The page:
Rich countries sound climate alarm as calls for action mount – World
ROME: Leaders of the 20 richest countries will recognize the existential threat of climate change and take urgent action to limit the global alert, according to a draft press release presented ahead of the COP26 summit.
As people around the world braced to show their frustration with politicians, Pope Francis lent his voice to a chorus demanding action, not just words, of the meeting that kicked off Sunday in Glasgow, Scotland.
The Group of 20, whose leaders met Saturday and Sunday in Rome, will pledge to take urgent action to limit global warming to 1.5 degrees Celsius (2.7 degrees Fahrenheit).
While the 2015 Paris Agreement committed signatories to keeping global warming âwell belowâ 2 degrees above pre-industrial levels, and preferably 1.5 degrees, carbon levels in the atmosphere have increased. since increased.
“We are committed to meeting the existential challenge of climate change,” promised the G20 project, seen by Reuters.
“We recognize that the impacts of climate change at 1.5 degrees are much smaller than at 2 degrees and that immediate action must be taken to keep 1.5 degrees within reach.”
UN Secretary-General Antonio Guterres said on Friday the world was rushing headlong into climate catastrophe and G20 leaders must do more to help poorer countries.
âUnfortunately, the message to developing countries is basically this: the check is in the mail. On all of our climate goals, we have miles to go. And we have to pick up the pace, âGuterres said.
Climate activist Greta, who berated politicians for 30 years for “blah, blah, blah” is among those who have taken to the streets of the City of London, the financial heart of the British capital, to demand that the world’s largest financial firms are withdrawing their support for fossil fuels.
US BACK IN THE MÃªlÃ©e
US President Joe Biden will join leaders at G20 meeting after a setback on Thursday when the House of Representatives dropped its plan to vote on a $ 1 trillion infrastructure bill, which would have been the largest investment in climate action in US history.
Biden had hoped to reach an agreement before COP26, where he wants to present a message that the United States has resumed the fight against global warming.
The 84-year-old Pope will not attend COP26 after surgery earlier this year, but on Friday he led the calls to action in talks which run from Oct.31 to Nov.12.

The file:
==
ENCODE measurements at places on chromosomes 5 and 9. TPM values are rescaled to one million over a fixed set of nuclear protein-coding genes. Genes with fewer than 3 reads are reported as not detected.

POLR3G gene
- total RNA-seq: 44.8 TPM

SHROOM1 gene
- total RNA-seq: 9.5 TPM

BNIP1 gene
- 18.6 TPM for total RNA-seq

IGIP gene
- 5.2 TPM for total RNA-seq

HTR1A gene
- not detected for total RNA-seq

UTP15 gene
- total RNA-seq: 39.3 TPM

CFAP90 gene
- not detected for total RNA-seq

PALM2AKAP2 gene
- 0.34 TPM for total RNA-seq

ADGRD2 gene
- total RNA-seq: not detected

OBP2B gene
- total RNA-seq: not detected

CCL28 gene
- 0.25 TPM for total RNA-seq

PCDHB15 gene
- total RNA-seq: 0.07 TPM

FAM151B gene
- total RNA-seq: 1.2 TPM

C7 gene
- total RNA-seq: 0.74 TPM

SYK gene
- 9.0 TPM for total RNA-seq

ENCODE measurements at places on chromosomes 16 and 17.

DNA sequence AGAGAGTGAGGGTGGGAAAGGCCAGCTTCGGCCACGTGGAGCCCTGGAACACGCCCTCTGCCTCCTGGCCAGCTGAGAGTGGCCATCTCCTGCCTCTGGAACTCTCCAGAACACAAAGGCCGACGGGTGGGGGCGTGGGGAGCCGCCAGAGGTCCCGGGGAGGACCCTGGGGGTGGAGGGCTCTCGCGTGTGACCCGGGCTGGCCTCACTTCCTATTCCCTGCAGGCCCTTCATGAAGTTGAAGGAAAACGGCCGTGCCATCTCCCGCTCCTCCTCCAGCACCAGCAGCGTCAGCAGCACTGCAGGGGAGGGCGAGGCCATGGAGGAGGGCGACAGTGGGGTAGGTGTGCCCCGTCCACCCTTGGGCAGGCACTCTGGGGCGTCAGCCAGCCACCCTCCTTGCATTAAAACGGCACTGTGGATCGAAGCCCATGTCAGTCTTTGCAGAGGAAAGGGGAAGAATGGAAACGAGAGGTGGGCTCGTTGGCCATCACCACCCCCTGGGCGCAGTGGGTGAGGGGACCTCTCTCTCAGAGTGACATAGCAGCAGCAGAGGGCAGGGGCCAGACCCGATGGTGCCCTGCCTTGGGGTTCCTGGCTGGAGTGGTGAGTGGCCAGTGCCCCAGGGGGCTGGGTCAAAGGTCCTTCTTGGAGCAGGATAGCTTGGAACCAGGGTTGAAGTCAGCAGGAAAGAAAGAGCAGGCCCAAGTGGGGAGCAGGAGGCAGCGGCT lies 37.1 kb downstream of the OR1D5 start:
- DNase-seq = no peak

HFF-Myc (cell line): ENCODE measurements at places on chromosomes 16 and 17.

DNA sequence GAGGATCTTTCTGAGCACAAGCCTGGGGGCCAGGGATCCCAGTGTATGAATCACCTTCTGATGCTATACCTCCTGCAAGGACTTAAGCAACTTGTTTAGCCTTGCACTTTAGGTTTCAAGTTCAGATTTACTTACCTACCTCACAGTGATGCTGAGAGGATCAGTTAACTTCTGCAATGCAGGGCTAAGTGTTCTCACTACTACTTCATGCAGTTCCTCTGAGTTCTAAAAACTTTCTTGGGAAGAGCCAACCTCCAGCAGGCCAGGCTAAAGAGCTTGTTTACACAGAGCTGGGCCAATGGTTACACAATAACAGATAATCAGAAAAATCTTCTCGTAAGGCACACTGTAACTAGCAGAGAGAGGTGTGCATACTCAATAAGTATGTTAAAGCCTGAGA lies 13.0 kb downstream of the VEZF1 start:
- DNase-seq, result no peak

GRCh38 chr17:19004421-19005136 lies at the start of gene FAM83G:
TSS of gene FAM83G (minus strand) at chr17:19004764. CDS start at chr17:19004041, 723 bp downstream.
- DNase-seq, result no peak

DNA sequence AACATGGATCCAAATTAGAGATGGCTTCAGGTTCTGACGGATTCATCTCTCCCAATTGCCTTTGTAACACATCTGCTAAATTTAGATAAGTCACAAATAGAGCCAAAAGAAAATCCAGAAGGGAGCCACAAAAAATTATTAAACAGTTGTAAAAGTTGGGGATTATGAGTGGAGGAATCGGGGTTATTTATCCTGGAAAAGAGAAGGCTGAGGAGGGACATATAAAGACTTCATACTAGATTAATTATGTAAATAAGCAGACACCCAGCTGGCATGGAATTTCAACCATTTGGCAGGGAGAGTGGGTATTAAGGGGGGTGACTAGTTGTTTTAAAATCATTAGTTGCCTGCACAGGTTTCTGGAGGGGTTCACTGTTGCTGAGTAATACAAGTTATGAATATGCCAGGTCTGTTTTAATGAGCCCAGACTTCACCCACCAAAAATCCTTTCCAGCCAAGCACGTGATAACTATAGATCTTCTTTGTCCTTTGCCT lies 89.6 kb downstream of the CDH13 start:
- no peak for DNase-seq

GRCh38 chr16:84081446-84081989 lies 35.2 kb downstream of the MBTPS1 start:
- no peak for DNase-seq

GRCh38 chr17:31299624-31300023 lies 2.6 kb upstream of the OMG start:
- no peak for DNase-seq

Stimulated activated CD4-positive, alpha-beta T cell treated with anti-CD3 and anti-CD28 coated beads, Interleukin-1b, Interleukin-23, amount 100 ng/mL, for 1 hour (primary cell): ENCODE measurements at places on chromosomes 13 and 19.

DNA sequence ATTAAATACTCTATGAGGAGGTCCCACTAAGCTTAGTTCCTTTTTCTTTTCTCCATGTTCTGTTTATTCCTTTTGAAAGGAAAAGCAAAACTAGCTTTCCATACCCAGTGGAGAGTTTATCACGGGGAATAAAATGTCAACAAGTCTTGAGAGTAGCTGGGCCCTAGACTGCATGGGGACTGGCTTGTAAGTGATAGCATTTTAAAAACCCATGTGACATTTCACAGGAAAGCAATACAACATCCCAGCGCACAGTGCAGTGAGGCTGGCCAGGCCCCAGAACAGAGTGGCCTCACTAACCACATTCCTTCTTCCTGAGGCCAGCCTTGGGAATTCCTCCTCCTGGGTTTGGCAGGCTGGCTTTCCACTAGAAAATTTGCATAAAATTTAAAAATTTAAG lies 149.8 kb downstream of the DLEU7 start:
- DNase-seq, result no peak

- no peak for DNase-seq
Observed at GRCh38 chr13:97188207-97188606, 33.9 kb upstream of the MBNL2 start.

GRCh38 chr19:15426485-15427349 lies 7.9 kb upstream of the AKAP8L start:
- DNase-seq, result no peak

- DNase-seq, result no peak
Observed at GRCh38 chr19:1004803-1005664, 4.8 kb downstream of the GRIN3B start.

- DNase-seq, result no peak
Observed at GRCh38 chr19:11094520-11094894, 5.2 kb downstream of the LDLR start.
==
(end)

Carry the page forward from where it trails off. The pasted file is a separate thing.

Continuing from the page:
The political leaders of the world, he said, must give future generations “concrete hope” that they take the necessary radical measures.
“These crises present us with the need to make decisions, radical decisions that are not always easy,” he said. âDifficult times like these also present opportunities that we should not waste. “
British Prime Minister Boris Johnson, who is hosting COP26, said this week the outcome was at stake.
Britain on Friday sought to align companies more closely with net zero liabilities by becoming the first G20 country to mandate a set of global voluntary disclosure standards on climate-related risks for large companies.
But the heads of Europe’s largest oil and gas companies, among the big companies notable for their absence at COP26, have said only governments can effectively curb demand for fossil fuels.
The statement from the G20 countries, which are responsible for about 80% of global greenhouse gas emissions, said members recognize “the key importance of achieving zero net greenhouse gas emissions or the carbon neutrality by 2050 “.
But countries on the climate front and grappling with rising sea levels want action taken now.
âWe need concrete action now. We can’t wait until 2050, it’s a question of survival, âsaid Anote Tong, a former president of Kiribati.
Tong predicted that his country of 33 atolls and low-lying islands would likely become uninhabitable in 30 to 60 years.
UN climate experts say 2050 deadline crucial to reach 1.5 degree limit, but some of the world’s biggest polluters say they can’t reach it, China, by far largest carbon emitter, targeting 2060.
Britain’s Johnson said he urged Chinese President Xi Jinping on Friday to do more to reduce his country’s dependence on coal and to advance his forecast for peaks in emissions.
âI pushed a bit (peak emissions), that 2025 would be better than 2030, and I wouldn’t say he’s committed to that,â Johnson said.
Xi is not expected to attend the conference in person.
In the draft G20 communiquÃ©, the 2050 date for net zero emissions appears in parentheses, indicating that it is still under negotiation.
Current commitments to reduce greenhouse gas emissions put the planet on track for an average temperature increase of 2.7 Â° C this century, according to a United Nations report on Tuesday.
Pacific Island leaders have said they will demand immediate action in Glasgow.
“We do not have the luxury of time and must join forces urgently and deliver the ambition required at COP26 to safeguard the future of all humanity and our planet,” said Henry Puna, former Prime Minister of the Cook Islands and now Secretary of the Pacific Islands. Forum.